HREW vs DOM
Let’s talk steel.
Let’s face it, we are all tired of trying to find solid answers about what we need for our armor. The HREW and DOM debate is one that has been around for a while, and some tests were done in a way that allows a lot of misunderstanding and confusion. So, let's try and clear things up to the mud level shall we?
First off, HREW (hot rolled electric welded) and DOM (drawn over mandrel) are not types of steel, they are processes. How do you tell them apart? If you are looking at your material, HREW should have a visible seam on the outside defined with a different color, with a matching physical seam on the inside. DOM will be smooth and consistent inside and out. Once part of a structure, and finished in paint or other coating, there should be no discernible difference between the two to the naked eye.
DOM is not a seamless steel; it has just undergone another step in the manufacturing process, drawing over a mandrel. This cold working of the material aids in making it more consistent, both in wall thickness and ID (inner diameter), as well as the crystal lattice (atomic arrangement) of the material. These changes and consistencies are part of what makes DOM material ‘stronger’ and more resilient than HREW. How does this strength relate to you and your parts? DOM will generally take more abuse and hits before deforming, aka, dent.
That last bit of information is what most know to be the undoubtable truth. However, it is not that simple. The steel rating, and manufacturing process/tolerances play a large part in the steel’s strength. High quality, American made steel, even in a HREW finish, will outperform a large majority of the imported tube, even the DOM, it is also generally a fair bit more expensive. As much as HREW vs DOM is a point of interest, steel rating should be as well. Most American suppliers use 1020/1026 rated steels (nominal size and thickness dependent), while imported steels can vary, even from the same plant. Simply put, not all HREW or DOM is created equal. That is why some manufacturers can offer their DOM products at competitors HREW prices. (this is not always the case but is something to consider. Does not hurt to call and ask where they source their steel.) This is also why some products in HREW hold up great for some folks and not others. Product design, fit up, and steel quality/grade are more likely to affect your experience with them, than just HREW or DOM difference.
Now, let's toss another wrench into the mix. We talked about steel manufacturing process and rating; but what about size - wall thickness and outside diameter, or O.D.? Strength is determined by two dimensions of tube of a given material: Wall thickness, and O.D. A thicker walled tube means more resistance to dents or other damage from impacts, like rocks. However, when it comes to bending, the distance of O.D. to the center axis determines the relative strength. A larger diameter tube, even with a moderately thin wall, can be more rigid than a heavy walled, smaller O.D. tube. Meaning a larger tube can be lighter and stronger than a smaller, thicker option. This is important to know. Looking at a variety of parts made of different materials, you may not realize DOM from one part may be weaker than the HREW of another part. 2" O.D. .120 wall tube is going to hold up longer than 1.5, or even 1.75", tube of the same thickness. Even if it is HREW to DOM. It is important to think about where the parts are located, and what kind of load they will see, realistically, from your use. Think of a half ton truck's drive shaft. Large diameter, light weight, plenty of strength to transfer power to the wheels. Just don't hit it on a rock or it is going to cave in on itself. Keep in mind, some parts are meant to crumple and give way in order to protect other parts, or even you the occupant.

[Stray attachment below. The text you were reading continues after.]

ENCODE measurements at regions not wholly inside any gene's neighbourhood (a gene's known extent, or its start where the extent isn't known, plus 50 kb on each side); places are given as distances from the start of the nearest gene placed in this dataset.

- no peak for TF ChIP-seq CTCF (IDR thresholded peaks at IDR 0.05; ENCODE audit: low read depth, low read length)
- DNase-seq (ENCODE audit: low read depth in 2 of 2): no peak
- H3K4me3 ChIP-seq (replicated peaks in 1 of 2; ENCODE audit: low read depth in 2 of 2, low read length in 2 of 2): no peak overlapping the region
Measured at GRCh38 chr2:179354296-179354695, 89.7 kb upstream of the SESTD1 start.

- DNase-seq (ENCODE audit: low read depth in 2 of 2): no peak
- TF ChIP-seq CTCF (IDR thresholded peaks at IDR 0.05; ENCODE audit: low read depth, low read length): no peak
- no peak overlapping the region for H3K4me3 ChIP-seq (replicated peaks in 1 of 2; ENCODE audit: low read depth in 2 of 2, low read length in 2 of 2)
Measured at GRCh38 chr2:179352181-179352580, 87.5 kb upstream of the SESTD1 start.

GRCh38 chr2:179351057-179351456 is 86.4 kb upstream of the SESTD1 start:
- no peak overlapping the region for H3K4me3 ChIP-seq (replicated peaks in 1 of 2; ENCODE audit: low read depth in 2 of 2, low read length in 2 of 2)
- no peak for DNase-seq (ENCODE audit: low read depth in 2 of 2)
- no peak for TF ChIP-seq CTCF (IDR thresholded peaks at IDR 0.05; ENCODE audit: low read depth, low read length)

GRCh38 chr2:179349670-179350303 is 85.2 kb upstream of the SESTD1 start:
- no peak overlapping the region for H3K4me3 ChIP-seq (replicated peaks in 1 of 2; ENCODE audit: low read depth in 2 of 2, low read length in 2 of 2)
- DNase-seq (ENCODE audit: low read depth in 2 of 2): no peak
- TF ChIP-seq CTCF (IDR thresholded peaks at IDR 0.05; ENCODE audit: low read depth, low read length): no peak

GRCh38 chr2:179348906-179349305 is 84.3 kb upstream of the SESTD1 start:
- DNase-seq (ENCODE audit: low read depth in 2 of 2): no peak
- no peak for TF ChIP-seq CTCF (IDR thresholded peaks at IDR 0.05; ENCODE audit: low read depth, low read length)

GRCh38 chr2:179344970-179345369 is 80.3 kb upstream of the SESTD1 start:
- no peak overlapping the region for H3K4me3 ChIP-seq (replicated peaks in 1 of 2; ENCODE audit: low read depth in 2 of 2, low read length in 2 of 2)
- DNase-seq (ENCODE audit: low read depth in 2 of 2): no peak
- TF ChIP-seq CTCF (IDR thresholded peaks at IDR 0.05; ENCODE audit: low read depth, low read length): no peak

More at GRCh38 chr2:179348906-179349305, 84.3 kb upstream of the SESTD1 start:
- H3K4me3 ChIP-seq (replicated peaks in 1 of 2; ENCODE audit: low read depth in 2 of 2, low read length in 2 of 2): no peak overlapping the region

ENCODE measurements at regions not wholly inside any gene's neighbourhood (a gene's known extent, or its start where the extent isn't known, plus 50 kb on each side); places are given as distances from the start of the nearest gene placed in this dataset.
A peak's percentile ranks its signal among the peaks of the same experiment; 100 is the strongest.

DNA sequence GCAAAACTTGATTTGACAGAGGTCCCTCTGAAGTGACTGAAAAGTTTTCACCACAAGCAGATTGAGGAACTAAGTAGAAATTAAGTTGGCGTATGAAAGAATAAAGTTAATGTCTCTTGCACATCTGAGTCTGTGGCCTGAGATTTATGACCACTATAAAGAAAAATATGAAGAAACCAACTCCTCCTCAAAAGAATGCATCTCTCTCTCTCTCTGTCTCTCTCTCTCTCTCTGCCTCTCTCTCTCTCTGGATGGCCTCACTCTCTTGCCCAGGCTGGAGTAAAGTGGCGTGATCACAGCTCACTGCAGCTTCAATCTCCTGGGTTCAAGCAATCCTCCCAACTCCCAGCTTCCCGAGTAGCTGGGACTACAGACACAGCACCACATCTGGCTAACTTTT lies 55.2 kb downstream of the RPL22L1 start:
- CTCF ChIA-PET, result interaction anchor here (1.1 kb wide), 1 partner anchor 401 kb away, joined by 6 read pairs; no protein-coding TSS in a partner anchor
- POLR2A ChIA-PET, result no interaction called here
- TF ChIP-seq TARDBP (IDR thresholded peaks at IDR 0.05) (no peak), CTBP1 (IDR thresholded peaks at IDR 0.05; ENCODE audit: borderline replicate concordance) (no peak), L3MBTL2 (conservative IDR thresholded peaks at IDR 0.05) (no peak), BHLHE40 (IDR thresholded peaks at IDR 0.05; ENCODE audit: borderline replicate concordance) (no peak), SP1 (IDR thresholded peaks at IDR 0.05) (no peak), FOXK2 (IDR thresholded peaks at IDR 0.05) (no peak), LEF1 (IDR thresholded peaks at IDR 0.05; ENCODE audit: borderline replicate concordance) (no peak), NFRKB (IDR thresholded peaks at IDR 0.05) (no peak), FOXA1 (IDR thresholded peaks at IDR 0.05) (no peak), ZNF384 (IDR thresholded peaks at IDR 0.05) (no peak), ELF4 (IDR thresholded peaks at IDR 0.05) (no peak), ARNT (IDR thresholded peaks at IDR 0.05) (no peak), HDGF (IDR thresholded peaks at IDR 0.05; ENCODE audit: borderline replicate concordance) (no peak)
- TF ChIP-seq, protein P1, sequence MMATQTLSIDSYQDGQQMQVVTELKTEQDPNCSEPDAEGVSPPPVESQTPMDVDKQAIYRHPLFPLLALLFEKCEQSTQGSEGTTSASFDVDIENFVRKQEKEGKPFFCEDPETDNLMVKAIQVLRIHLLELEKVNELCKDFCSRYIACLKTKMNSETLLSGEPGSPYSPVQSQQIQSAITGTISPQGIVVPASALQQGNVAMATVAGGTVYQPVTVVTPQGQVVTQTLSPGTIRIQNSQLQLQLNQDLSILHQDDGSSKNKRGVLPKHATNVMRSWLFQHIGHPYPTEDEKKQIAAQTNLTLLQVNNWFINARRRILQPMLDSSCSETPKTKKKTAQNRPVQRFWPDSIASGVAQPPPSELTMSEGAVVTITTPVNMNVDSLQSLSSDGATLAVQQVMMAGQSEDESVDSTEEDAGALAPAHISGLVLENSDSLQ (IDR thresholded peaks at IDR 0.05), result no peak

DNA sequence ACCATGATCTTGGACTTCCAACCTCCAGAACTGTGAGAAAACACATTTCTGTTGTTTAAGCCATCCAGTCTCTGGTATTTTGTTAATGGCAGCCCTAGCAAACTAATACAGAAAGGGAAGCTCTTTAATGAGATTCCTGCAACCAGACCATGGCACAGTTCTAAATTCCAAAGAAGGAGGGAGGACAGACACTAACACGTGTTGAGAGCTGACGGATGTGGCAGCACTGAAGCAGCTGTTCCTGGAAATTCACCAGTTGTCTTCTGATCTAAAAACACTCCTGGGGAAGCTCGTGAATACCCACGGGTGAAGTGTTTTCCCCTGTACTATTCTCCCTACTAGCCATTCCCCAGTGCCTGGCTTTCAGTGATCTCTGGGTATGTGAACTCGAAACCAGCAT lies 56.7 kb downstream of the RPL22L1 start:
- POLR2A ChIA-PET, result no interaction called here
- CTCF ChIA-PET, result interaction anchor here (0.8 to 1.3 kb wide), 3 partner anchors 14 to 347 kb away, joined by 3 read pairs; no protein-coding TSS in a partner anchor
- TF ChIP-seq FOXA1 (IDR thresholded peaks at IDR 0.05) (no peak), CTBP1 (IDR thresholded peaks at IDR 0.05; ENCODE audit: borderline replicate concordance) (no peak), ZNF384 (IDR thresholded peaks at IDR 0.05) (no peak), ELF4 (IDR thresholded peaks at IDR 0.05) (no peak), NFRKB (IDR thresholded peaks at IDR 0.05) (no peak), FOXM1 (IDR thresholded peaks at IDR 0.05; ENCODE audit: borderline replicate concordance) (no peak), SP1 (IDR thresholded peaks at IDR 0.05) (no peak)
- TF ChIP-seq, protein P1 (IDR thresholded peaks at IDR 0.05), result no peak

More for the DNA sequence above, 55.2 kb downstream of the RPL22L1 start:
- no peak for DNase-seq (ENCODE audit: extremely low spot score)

But what does this all mean? Well, that part is up to you. Knowing how you plan to use your rig, and the parts you put on it, will really help you determine what you need material wise. If you are a weekend warrior, where getting to camp might involve some rocks and the occasional tree stump, HREW or cheaper DOM options should serve you just fine. Wheel frequently, but don’t get too crazy because it is your ride to work tomorrow? Depending on your vehicle weight and terrain, HREW is likely fine for you as well. If “full send” and “hold my beer” are in your common wheeling vocabulary, or your rig is a bit overweight, DOM might be more up your alley. A lot of manufacturers will push for DOM as the end all answer. In short, that’s not inaccurate. Just keep in mind, for most folks, QUALITY HREW parts will work great for what you need. Style, design, fitup, bracing, O.D., wall thickness, and purpose are all things to think about. Don't just buy into the hype.
Have fun, stay the trail, tread lightly, and do it for you not the gram.